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    Old 01-27-2004, 10:49 AM   #1
    jenn062
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    meibomian gland dysfunction

    Hi,

    I have very dry eyes, I had them for almost two years now. I been to so many eye docs I lost count, and had so many different diagnoses. Most of the docs say it it an eyelid problem, but I read were people with meibomitis have most symptoms in the morning, my symptoms are all day long. I am wondering if anyone has been diagnosed with MGD? and if they can tell me the symptoms ? I am so tired of getting this run around from these docs, they act like its normal to spend most of your day with goggles on. my eyes are never comfortable, the summer months are a little better but not much. Any info would be much appreciated!!

    Thanks Jenn

     
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    Old 01-27-2004, 06:48 PM   #2
    rianny
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    Re: meibomian gland dysfunction

    People without dry eye symptoms will never understand what it's like.

    I got this from Google:

    The Dry Eye Problem
    There are two main ways that people get dry
    eye – increased tear evaporation and decreased
    tear production.
    The root cause for “evaporative” dry eye
    is a condition called “meibomitis,” an inflammation
    of the meibomian oil glands in the
    eyelid. This inflammation of the meibomian
    glands chews away at the surface of the eye
    while the eyes are closed during sleep, causing
    the sandy-gritty eye irritation these
    patients experience when they first open
    their eyes in the morning. While various lid
    scrubs have been marketed for this condition,
    both doctors and patients are equally
    dissatisfied with their effectiveness. To
    date, there has not been an effective overthe-
    counter treatment for meibomitis.
    The oil normally produced by the meibomian
    glands in the eyelid coats the tear film
    acting like a biological plastic wrap to retard
    evaporation, keeping the eye moist. Meibomitis
    leads to evaporative dry eye by causing meibomian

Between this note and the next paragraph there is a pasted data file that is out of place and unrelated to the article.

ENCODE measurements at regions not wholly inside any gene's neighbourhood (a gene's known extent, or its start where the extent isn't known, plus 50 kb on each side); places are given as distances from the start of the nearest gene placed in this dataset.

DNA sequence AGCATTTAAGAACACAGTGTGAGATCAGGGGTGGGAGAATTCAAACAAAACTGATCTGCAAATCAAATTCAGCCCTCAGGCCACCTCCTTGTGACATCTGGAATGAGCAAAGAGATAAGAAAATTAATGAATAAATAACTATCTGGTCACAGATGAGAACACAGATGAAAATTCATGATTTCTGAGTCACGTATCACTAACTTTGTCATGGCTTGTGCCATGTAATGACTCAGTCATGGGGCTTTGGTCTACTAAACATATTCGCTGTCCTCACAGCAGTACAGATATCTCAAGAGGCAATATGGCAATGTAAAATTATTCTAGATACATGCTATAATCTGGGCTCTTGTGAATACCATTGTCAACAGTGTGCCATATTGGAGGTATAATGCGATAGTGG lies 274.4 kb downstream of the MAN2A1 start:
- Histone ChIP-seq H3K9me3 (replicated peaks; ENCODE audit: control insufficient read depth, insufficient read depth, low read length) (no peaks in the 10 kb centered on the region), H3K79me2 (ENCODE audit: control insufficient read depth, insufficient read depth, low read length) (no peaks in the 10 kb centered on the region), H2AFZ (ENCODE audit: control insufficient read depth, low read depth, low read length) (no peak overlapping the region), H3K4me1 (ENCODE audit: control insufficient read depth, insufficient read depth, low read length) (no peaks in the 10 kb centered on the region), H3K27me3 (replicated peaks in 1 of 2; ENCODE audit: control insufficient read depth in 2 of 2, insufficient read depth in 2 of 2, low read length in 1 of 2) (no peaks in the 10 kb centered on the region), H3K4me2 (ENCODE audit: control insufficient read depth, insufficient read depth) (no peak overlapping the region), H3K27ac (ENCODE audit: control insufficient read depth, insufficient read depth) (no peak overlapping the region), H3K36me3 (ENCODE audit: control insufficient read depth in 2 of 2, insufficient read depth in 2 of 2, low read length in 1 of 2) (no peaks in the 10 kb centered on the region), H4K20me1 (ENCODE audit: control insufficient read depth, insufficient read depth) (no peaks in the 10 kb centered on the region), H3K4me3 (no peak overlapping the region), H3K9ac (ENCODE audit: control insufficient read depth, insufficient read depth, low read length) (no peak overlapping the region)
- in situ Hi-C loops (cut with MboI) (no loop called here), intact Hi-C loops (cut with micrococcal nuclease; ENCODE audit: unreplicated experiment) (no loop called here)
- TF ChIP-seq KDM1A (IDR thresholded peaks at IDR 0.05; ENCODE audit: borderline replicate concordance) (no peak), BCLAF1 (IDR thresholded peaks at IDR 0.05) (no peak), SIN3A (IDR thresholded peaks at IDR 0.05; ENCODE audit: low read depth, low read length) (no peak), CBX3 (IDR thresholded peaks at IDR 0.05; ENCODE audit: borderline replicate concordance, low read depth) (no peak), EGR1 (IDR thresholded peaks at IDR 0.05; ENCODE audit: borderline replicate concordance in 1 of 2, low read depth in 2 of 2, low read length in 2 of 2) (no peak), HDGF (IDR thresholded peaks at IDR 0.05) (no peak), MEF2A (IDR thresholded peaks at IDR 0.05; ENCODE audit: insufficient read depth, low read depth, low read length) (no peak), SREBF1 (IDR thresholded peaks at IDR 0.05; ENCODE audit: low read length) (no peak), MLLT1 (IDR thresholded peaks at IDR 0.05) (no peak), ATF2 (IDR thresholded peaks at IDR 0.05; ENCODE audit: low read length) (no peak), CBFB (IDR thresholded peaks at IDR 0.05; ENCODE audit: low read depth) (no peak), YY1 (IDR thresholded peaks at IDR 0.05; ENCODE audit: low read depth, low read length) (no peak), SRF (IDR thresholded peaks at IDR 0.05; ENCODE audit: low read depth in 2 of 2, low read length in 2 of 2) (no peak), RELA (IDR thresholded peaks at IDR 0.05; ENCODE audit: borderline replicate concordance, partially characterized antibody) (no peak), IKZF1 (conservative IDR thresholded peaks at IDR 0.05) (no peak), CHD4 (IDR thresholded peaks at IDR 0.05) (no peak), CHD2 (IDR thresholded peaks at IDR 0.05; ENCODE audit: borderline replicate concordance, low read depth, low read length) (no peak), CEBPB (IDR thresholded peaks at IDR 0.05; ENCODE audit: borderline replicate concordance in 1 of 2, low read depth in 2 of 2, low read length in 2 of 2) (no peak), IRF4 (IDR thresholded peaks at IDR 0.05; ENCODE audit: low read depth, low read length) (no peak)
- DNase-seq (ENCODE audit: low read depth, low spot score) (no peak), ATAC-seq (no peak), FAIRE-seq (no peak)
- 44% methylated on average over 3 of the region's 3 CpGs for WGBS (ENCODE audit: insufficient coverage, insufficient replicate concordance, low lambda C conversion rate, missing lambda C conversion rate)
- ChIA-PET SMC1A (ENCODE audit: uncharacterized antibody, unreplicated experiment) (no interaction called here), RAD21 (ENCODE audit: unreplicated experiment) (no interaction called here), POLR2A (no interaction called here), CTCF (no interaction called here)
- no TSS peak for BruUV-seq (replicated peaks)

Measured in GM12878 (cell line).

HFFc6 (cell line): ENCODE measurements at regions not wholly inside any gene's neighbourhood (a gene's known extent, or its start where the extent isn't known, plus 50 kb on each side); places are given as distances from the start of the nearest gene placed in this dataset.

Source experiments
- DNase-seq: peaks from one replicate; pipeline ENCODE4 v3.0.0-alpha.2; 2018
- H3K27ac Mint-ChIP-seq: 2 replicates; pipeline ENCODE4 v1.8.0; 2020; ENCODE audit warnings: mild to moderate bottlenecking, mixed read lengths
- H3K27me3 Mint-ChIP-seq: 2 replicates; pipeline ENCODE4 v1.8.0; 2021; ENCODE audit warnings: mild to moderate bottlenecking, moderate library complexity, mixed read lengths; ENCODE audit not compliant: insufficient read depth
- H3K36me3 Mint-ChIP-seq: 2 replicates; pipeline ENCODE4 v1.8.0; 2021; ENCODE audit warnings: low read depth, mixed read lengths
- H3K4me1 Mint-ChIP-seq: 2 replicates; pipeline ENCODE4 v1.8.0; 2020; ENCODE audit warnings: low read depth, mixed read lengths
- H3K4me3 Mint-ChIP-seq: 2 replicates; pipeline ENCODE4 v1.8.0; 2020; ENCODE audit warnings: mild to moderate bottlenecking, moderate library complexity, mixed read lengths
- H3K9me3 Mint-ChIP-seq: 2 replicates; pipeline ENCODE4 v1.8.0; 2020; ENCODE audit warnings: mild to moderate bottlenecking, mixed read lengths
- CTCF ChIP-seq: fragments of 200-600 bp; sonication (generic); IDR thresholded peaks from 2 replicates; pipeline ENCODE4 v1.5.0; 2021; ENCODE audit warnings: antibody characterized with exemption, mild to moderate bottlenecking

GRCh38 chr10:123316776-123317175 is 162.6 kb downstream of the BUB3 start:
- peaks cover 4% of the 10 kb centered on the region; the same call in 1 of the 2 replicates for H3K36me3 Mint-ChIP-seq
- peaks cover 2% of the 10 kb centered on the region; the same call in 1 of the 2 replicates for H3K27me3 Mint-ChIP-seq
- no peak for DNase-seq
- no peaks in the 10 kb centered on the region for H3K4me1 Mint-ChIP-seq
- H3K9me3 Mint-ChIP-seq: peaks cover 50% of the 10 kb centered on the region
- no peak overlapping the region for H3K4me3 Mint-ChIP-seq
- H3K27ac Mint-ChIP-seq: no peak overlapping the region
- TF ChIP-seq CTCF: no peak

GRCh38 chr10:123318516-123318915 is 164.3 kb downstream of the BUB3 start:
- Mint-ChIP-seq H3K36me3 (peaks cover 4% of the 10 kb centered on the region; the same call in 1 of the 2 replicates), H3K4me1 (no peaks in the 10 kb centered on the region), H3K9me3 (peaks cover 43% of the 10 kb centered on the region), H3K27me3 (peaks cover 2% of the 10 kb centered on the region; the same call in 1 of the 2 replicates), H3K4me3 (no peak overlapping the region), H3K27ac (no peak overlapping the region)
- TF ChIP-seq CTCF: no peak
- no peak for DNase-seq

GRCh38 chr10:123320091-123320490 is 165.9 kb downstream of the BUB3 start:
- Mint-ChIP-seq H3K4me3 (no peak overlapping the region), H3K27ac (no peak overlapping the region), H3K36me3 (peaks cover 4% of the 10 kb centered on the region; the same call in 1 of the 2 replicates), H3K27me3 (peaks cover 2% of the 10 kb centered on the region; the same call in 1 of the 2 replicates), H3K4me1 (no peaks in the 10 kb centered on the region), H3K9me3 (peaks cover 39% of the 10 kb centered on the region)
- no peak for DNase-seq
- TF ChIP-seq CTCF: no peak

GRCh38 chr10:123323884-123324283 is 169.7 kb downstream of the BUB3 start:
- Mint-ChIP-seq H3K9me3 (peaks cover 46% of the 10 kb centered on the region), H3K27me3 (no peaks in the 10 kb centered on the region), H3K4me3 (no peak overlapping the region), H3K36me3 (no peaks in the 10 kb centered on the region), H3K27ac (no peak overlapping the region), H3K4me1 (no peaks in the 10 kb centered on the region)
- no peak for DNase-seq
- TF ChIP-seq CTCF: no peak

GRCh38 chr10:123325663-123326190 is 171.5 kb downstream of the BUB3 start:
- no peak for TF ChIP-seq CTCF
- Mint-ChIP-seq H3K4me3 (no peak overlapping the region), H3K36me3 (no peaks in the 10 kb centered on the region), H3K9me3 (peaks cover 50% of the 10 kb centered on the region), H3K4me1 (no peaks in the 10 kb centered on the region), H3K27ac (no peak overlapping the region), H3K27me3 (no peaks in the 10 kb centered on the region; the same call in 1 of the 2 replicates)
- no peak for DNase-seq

gland dysfunction – oil production by the glands
    decreases and the oils that are produced become
    thicker. With the reduction of the quantity and quality
    of the oil layer, evaporation increases and these patients
    develop dry eye. Doctors have not had any treatment
    available to treat meibomian gland dysfunction.
    The second main way people get dry eye is by
    decreased aqueous tear production. Aqueous tear production
    decreases due to any condition that decreases the
    function of the lacrimal glands, or any condition that
    decreases corneal sensation (just as irritated eyes tear
    more, numb eyes tear less). The top 4 causes of decreased
    tear secretion are rheumatoid arthritis, diabetes, long-term
    contact lens wear, and LASIK eye surgery. While there
    have been a multitude of artificial tears, gels, and ointments,
    there have been no treatments that actually
    increase lacrimal gland function.


    So, basically MGD can affect your eyes for all day long since tears keep evaporating. Have you tried antibiotics like tetracycline or doxycycline? I'm on tetracycline and Omega 3...but not expecting much.

    Also, there is an eyedrop called Restasis, which may increase the amount of tears produced. I read it is quite effective. I wish I could try it, but it seems like it is not available in Canada yet. Life is a nightmare with this stupid disease....*sigh*

     
    Old 01-28-2004, 05:05 AM   #3
    jenn062
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    Re: meibomian gland dysfunction

    Hi